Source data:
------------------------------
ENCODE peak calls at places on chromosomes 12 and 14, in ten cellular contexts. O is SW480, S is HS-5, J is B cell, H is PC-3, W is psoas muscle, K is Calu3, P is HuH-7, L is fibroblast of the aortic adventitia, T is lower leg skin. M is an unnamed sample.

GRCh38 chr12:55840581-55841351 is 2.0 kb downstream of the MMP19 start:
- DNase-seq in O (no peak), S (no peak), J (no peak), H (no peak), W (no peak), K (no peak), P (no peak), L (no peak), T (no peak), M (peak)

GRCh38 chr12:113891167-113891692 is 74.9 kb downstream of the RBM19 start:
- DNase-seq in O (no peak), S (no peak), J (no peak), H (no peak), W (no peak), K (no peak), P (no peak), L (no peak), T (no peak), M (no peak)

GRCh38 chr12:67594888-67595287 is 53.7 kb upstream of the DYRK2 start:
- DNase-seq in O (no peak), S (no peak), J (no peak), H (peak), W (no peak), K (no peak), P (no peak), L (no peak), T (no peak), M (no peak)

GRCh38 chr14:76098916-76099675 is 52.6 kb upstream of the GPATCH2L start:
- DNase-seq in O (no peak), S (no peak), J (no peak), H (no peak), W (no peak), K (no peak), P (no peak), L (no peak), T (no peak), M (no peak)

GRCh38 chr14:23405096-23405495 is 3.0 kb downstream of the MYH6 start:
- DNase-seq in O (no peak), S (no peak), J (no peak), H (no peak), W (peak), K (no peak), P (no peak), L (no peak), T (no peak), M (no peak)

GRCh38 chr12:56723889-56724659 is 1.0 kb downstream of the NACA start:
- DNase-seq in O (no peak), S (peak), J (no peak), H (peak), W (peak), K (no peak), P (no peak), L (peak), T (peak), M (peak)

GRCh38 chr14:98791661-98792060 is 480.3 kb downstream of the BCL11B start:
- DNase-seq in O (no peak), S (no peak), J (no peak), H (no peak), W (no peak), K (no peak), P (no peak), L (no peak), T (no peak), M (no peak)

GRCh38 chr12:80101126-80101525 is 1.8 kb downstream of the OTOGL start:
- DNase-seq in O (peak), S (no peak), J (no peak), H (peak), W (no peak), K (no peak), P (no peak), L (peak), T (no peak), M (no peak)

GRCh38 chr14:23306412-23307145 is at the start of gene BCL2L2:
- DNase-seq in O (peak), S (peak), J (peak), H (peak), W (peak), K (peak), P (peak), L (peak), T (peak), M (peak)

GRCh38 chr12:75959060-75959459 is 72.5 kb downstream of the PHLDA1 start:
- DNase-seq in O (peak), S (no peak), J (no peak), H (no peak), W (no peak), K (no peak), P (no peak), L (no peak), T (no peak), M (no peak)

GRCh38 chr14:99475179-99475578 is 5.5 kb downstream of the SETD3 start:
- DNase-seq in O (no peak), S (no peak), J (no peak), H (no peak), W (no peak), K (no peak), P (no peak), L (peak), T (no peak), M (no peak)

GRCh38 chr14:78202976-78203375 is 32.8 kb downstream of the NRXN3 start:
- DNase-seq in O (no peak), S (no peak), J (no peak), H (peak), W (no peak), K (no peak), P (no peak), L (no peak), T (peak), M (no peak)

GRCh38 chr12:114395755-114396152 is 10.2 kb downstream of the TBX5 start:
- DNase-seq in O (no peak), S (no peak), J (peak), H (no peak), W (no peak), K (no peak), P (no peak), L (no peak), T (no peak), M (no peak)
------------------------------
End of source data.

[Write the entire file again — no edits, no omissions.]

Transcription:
ENCODE peak calls at places on chromosomes 12 and 14, in ten cellular contexts. O is SW480, S is HS-5, J is B cell, H is PC-3, W is psoas muscle, K is Calu3, P is HuH-7, L is fibroblast of the aortic adventitia, T is lower leg skin. M is an unnamed sample.

GRCh38 chr12:55840581-55841351 is 2.0 kb downstream of the MMP19 start:
- DNase-seq in O (no peak), S (no peak), J (no peak), H (no peak), W (no peak), K (no peak), P (no peak), L (no peak), T (no peak), M (peak)

GRCh38 chr12:113891167-113891692 is 74.9 kb downstream of the RBM19 start:
- DNase-seq in O (no peak), S (no peak), J (no peak), H (no peak), W (no peak), K (no peak), P (no peak), L (no peak), T (no peak), M (no peak)

GRCh38 chr12:67594888-67595287 is 53.7 kb upstream of the DYRK2 start:
- DNase-seq in O (no peak), S (no peak), J (no peak), H (peak), W (no peak), K (no peak), P (no peak), L (no peak), T (no peak), M (no peak)

GRCh38 chr14:76098916-76099675 is 52.6 kb upstream of the GPATCH2L start:
- DNase-seq in O (no peak), S (no peak), J (no peak), H (no peak), W (no peak), K (no peak), P (no peak), L (no peak), T (no peak), M (no peak)

GRCh38 chr14:23405096-23405495 is 3.0 kb downstream of the MYH6 start:
- DNase-seq in O (no peak), S (no peak), J (no peak), H (no peak), W (peak), K (no peak), P (no peak), L (no peak), T (no peak), M (no peak)

GRCh38 chr12:56723889-56724659 is 1.0 kb downstream of the NACA start:
- DNase-seq in O (no peak), S (peak), J (no peak), H (peak), W (peak), K (no peak), P (no peak), L (peak), T (peak), M (peak)

GRCh38 chr14:98791661-98792060 is 480.3 kb downstream of the BCL11B start:
- DNase-seq in O (no peak), S (no peak), J (no peak), H (no peak), W (no peak), K (no peak), P (no peak), L (no peak), T (no peak), M (no peak)

GRCh38 chr12:80101126-80101525 is 1.8 kb downstream of the OTOGL start:
- DNase-seq in O (peak), S (no peak), J (no peak), H (peak), W (no peak), K (no peak), P (no peak), L (peak), T (no peak), M (no peak)

GRCh38 chr14:23306412-23307145 is at the start of gene BCL2L2:
- DNase-seq in O (peak), S (peak), J (peak), H (peak), W (peak), K (peak), P (peak), L (peak), T (peak), M (peak)

GRCh38 chr12:75959060-75959459 is 72.5 kb downstream of the PHLDA1 start:
- DNase-seq in O (peak), S (no peak), J (no peak), H (no peak), W (no peak), K (no peak), P (no peak), L (no peak), T (no peak), M (no peak)

GRCh38 chr14:99475179-99475578 is 5.5 kb downstream of the SETD3 start:
- DNase-seq in O (no peak), S (no peak), J (no peak), H (no peak), W (no peak), K (no peak), P (no peak), L (peak), T (no peak), M (no peak)

GRCh38 chr14:78202976-78203375 is 32.8 kb downstream of the NRXN3 start:
- DNase-seq in O (no peak), S (no peak), J (no peak), H (peak), W (no peak), K (no peak), P (no peak), L (no peak), T (peak), M (no peak)

GRCh38 chr12:114395755-114396152 is 10.2 kb downstream of the TBX5 start:
- DNase-seq in O (no peak), S (no peak), J (peak), H (no peak), W (no peak), K (no peak), P (no peak), L (no peak), T (no peak), M (no peak)